Hodgman (and Obama) on Geeks, Jocks & Nerds

All cred­it to Jason Kot­tke on this one. Per­fect for our read­ers. From the 2009 Radio and TV Cor­re­spon­dents’ Din­ner. Give it a lit­tle time. Here it goes:

Relat­ed Video:

John Hodgman@Google

The Back Story in Iran

If you’re look­ing to get more con­text for what’s hap­pen­ing right now in Iran, let me direct you to two pieces of media. First, you’ll find above a talk by Abbas Milani, the direc­tor of the Iran­ian Stud­ies Pro­gram at Stan­ford Uni­ver­si­ty. It was giv­en last August at Google’s HQ in Moun­tain View, CA, and it overviews how pow­er is struc­tured in Iran and what dri­ves Pres­i­dent Ahmadine­jad and the rul­ing cler­ics. Then, about 15 min­utes into the talk, Milani address­es the pres­i­den­tial elec­tion and under­scores Ahmadine­jad’s declin­ing pop­u­lar­i­ty and poor elec­toral chances. Milani also reflects on the emerg­ing demo­c­ra­t­ic move­ment and its abil­i­ty to get trac­tion. As you’ll see, many of his com­ments (democ­ra­cy will come on its own — if we don’t start a war over nukes) are start­ing to look rather prophet­ic. But let’s not get too far ahead of our­selves.

Next, you can lis­ten to a talk record­ed this morn­ing, which brings togeth­er Milani, Juan Cole (the his­to­ri­an of the Mid­dle East who writes the Informed Com­ment blog) and Scott Peter­son (Istan­bul bureau chief for The Chris­t­ian Sci­ence Mon­i­tor). This hour long con­ver­sa­tion (MP3iTunes) delves into the elec­tion and its after­math and exam­ines what’s at stake for Iran, the Mid­dle East and the US.

James Joyce Reading from Finnegans Wake

On Blooms­day (June 16), Boing­Bo­ing fea­tured a rare audio record­ing of James Joyce read­ing from Finnegans Wake (mp3). It’s a bit intrigu­ing to hear his voice and accent. Also, we came across anoth­er Joyce record­ing, where, this time, he’s read­ing Anna Livia Plura­belle, anoth­er sec­tion of the same nov­el. For kicks, you can catch an ani­mat­ed ver­sion of the same record­ing on YouTube here.

via Pratham Books

Curb Your Enthusiasm With Hair

Bike Tricks Courtesy of Thomas Edison

Voila, the 1899 pre­cur­sor to this amaz­ing 2009 bike stunt video orig­i­nal­ly found on the @courosa Twit­ter stream. And who can doubt that we’re mak­ing progress?

via Andrew Sul­li­van

The American Founders and Their World

Through­out this year, my pro­gram at Stan­ford has been cel­e­brat­ing its 20th anniver­sary, and we’ve put togeth­er some spe­cial cours­es for the occa­sion. This spring, we offered a class fea­tur­ing some of the finest Amer­i­can his­to­ri­ans in the coun­try, and togeth­er, they looked back at “The Amer­i­can Founders and Their World.” (Get it free on iTunes here; sor­ry that it’s not also avail­able via oth­er means.) Direct­ed by Jack Rakove (the Stan­ford his­to­ri­an who won the Pulitzer Prize for his book Orig­i­nal Mean­ings), this short course brought to cam­pus Gor­don Wood (who received the Pulitzer Prize for The Rad­i­cal­ism of the Amer­i­can Rev­o­lu­tion); Annette Gor­don-Reed (who won the Nation­al Book Award for The Hem­ingses of Mon­ti­cel­lo); and Alan Tay­lor, author of the Pulitzer Prize–winning William Coop­er’s Town.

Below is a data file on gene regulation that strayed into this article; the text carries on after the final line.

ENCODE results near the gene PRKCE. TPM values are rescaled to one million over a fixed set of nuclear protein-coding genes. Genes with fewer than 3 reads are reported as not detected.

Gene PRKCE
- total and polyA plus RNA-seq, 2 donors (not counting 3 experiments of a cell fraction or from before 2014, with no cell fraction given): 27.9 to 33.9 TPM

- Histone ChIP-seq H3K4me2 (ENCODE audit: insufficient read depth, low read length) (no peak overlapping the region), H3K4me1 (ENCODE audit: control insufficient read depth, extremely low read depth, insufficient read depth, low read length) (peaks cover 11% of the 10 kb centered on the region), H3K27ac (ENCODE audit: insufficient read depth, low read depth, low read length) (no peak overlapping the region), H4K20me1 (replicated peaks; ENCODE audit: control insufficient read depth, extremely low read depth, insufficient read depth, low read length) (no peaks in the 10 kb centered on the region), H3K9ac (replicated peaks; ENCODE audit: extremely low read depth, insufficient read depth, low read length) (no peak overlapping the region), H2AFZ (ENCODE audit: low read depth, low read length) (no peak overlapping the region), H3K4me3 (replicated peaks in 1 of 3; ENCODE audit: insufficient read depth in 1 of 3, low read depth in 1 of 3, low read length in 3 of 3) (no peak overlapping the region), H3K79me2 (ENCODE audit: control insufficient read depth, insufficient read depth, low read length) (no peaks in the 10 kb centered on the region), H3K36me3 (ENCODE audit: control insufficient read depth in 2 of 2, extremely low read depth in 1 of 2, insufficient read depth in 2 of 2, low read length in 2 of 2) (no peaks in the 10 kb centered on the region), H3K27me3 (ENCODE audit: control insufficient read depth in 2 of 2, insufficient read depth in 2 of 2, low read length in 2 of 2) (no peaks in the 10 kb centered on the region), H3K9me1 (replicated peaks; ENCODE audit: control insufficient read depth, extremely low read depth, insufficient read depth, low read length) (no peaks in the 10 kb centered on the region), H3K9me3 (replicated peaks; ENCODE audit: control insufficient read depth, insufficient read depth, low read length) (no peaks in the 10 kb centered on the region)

You can find this course list­ed in our large col­lec­tion of Free Uni­ver­si­ty Cours­es, and below I have includ­ed a fuller course descrip­tion that ran in our cat­a­logues. Enjoy learn­ing more about Jef­fer­son, Madi­son, Hamil­ton, Wash­ing­ton, the Fed­er­al­ists, anti-Fed­er­al­ists and the rest:

By all accounts, pop­u­lar inter­est in the Amer­i­can Rev­o­lu­tion­ary era has nev­er been high­er. Books on Wash­ing­ton, Jef­fer­son, Adams, Hamil­ton, and oth­er founders roll off the press­es, make the best­seller lists, and pro­vide clear evi­dence that Amer­i­cans remain deeply fas­ci­nat­ed by the remark­able gen­er­a­tion that secured inde­pen­dence, formed a nation­al union, cre­at­ed the first mod­ern sys­tem of polit­i­cal parties—and espoused ideals of lib­er­ty and equal­i­ty while main­tain­ing a sys­tem of racial slav­ery.

How should we think about the Founders and their lega­cy? How can we account for the emer­gence of this group of lead­ers in the provin­cial iso­la­tion of 18th-cen­tu­ry British North Amer­i­ca? To answer these ques­tions, Con­tin­u­ing Stud­ies invit­ed Jack Rakove, Pulitzer Prize–winning his­to­ri­an and W.R. Coe Pro­fes­sor of His­to­ry and Amer­i­can Stud­ies at Stan­ford, to recruit an “A Team” of fel­low schol­ars from across the coun­try to dis­cuss the indi­vid­ual lives and col­lec­tive acts that turned the thir­teen colonies into a nation­al repub­lic. Pre­sen­ters will not lec­ture for­mal­ly; instead, in each class meet­ing Pro­fes­sor Rakove will engage in con­ver­sa­tion with his guests to explore their sub­ject in dia­logue.

Hard Words in The New York Times

When you’re read­ing The New York Times and stum­ble upon a word you don’t know, you can high­light it and the Times will give you the def­i­n­i­tion. Nat­u­ral­ly, the Times keeps track of the def­i­n­i­tions it pro­vides. So what are the most com­mon­ly looked up words? You can find the top ten below. (Get a longer list here.) So, smart read­ers, did you know all of them?

  1. sui gener­is
  2. solip­sis­tic
  3. louche
  4. lacon­ic
  5. sat­ur­nine
  6. ante­dilu­vian
  7. epis­te­mo­log­i­cal
  8. shib­bo­leths
  9. penury
  10. sump­tu­ary

via @aknopf

How to Build Your Online Author Fan Base (in One Minute!)


Thanks to George Smyth of the One Minute How-To Pod­cast, I bring you this quick dis­cus­sion of how to build an online author fan base. This is a quick break­down of the method that’s worked for me. If you’re look­ing for more quick how-to’s, vis­it: www.oneminutehowto.com

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Open Culture was founded by Dan Colman.